J.K. Rowling2005 by Stuart Pearson Wright

J. K. Rowling, creator of the Harry Potter books, has said that the character and plot came to her 'fully formed' during a train journey in 1990. She began writing shortly afterwards when she moved to Portugal to teach English. Later, as a single mother living in Edinburgh, she continued working on the manuscript in longhand. Harry Potter and the Philosopher's Stone (1997), was the first of a planned series of seven - one for every year Potter spends at Hogwarts, a school for Wizards. The phenomenally successful series captivate both child and adult audiences alike. Her books have been translated into 61 languages, sold over a quarter of a billion copies worldwide and been made into major feature films.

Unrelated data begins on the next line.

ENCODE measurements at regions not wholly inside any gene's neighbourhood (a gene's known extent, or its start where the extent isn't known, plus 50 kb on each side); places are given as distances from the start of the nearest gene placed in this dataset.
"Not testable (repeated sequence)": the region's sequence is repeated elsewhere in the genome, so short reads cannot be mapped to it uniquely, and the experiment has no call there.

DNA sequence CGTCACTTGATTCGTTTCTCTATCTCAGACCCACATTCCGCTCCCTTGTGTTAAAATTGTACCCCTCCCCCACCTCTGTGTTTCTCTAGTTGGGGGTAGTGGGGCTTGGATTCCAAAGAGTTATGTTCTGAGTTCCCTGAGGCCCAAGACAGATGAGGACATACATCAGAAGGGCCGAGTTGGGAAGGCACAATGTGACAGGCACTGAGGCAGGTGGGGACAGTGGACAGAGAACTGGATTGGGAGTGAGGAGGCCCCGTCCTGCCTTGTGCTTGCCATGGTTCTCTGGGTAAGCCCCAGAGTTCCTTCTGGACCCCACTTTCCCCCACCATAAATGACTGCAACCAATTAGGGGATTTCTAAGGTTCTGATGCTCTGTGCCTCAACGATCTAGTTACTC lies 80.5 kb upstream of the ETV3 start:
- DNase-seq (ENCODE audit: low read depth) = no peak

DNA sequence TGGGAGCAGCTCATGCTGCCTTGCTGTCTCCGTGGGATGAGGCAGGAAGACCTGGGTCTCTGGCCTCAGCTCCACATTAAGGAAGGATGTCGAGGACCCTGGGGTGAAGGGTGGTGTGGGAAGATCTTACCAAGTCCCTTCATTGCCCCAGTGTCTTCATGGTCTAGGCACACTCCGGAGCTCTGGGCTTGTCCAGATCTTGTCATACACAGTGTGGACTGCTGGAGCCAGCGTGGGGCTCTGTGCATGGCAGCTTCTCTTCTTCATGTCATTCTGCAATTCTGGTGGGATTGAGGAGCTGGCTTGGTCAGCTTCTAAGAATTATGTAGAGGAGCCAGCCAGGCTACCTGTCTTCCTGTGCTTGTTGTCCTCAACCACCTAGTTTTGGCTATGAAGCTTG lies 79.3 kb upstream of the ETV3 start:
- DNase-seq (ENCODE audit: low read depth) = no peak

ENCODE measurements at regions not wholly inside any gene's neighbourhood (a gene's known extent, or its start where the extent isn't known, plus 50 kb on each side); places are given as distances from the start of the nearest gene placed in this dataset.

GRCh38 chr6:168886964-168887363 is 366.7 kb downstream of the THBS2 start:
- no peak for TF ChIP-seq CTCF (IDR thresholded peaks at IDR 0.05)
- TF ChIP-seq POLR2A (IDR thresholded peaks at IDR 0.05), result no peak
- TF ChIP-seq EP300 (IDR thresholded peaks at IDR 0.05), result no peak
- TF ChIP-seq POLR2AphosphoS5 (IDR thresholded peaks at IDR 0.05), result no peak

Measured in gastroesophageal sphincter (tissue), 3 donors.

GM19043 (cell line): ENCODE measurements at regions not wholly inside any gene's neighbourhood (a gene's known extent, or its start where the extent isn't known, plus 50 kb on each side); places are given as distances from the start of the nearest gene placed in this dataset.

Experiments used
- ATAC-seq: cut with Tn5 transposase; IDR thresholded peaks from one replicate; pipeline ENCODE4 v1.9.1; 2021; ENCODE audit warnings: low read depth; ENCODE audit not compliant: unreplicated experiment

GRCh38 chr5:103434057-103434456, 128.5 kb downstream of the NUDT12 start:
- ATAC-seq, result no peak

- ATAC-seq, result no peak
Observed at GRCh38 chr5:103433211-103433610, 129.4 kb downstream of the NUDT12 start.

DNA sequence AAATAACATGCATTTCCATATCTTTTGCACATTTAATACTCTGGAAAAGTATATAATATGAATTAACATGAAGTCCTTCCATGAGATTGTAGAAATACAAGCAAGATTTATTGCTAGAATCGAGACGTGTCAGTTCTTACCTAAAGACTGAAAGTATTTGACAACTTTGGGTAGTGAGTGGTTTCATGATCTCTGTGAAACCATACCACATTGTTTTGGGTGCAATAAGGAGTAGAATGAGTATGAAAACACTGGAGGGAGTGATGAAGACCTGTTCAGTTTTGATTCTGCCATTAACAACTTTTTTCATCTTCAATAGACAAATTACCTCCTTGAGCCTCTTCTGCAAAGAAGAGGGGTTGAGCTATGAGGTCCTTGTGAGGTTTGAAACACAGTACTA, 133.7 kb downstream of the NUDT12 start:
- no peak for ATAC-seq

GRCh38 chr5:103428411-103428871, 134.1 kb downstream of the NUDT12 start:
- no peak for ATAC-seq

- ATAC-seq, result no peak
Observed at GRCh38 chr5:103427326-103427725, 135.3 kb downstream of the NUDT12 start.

The artist began this portrait of J. K. Rowling in early 2004, when he paid several visits to the writer's Scottish home. Pearson Wright observed his subject, made sketches, sometimes while the author was at work, and took photographs for reference. Rowling is seated at a table, suggestive of the setting where the author famously wrote her first novel and where she occasionally still writes. The narrative alludes to Rowling's public and private self both as a writer, who has made an enormous impact on children's imaginations the world over, and as a mother - the eggs represent her own three children. Rowling's other worldly youthful presence in a surreal and disconcertingly distorted space calls to mind another children's classic, Alice in Wonderland. The painted sky beyond the window suggests a passage of time and illusionism that resonates with the Potter stories. In creating a 3-dimensional scene the artist has been influenced by 18th-century toy theatres and the boxes of Joseph Cornell.
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